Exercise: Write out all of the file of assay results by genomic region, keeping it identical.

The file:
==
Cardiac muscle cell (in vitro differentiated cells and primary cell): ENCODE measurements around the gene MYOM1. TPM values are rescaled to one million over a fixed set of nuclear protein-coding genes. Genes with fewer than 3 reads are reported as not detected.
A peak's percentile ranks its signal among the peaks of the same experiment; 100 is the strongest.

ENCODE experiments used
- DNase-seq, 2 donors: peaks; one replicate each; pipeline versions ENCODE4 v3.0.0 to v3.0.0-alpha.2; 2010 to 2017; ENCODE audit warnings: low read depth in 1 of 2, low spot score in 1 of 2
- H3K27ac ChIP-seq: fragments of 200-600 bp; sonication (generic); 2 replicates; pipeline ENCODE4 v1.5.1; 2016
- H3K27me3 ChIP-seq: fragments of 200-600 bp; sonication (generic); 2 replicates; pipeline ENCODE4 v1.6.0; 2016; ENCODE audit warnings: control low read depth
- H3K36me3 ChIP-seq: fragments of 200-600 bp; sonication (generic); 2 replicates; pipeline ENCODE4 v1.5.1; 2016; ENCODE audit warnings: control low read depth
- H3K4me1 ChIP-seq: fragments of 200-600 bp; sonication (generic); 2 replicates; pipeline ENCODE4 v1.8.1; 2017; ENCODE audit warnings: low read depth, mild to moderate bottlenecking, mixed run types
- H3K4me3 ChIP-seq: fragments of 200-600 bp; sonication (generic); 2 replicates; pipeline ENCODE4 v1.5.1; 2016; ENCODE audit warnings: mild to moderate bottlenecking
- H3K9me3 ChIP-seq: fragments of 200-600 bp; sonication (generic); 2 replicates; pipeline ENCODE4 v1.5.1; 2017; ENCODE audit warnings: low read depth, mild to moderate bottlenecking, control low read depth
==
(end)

Cardiac muscle cell (in vitro differentiated cells and primary cell): ENCODE measurements around the gene MYOM1. TPM values are rescaled to one million over a fixed set of nuclear protein-coding genes. Genes with fewer than 3 reads are reported as not detected.
A peak's percentile ranks its signal among the peaks of the same experiment; 100 is the strongest.

ENCODE experiments used
- DNase-seq, 2 donors: peaks; one replicate each; pipeline versions ENCODE4 v3.0.0 to v3.0.0-alpha.2; 2010 to 2017; ENCODE audit warnings: low read depth in 1 of 2, low spot score in 1 of 2
- H3K27ac ChIP-seq: fragments of 200-600 bp; sonication (generic); 2 replicates; pipeline ENCODE4 v1.5.1; 2016
- H3K27me3 ChIP-seq: fragments of 200-600 bp; sonication (generic); 2 replicates; pipeline ENCODE4 v1.6.0; 2016; ENCODE audit warnings: control low read depth
- H3K36me3 ChIP-seq: fragments of 200-600 bp; sonication (generic); 2 replicates; pipeline ENCODE4 v1.5.1; 2016; ENCODE audit warnings: control low read depth
- H3K4me1 ChIP-seq: fragments of 200-600 bp; sonication (generic); 2 replicates; pipeline ENCODE4 v1.8.1; 2017; ENCODE audit warnings: low read depth, mild to moderate bottlenecking, mixed run types
- H3K4me3 ChIP-seq: fragments of 200-600 bp; sonication (generic); 2 replicates; pipeline ENCODE4 v1.5.1; 2016; ENCODE audit warnings: mild to moderate bottlenecking
- H3K9me3 ChIP-seq: fragments of 200-600 bp; sonication (generic); 2 replicates; pipeline ENCODE4 v1.5.1; 2017; ENCODE audit warnings: low read depth, mild to moderate bottlenecking, control low read depth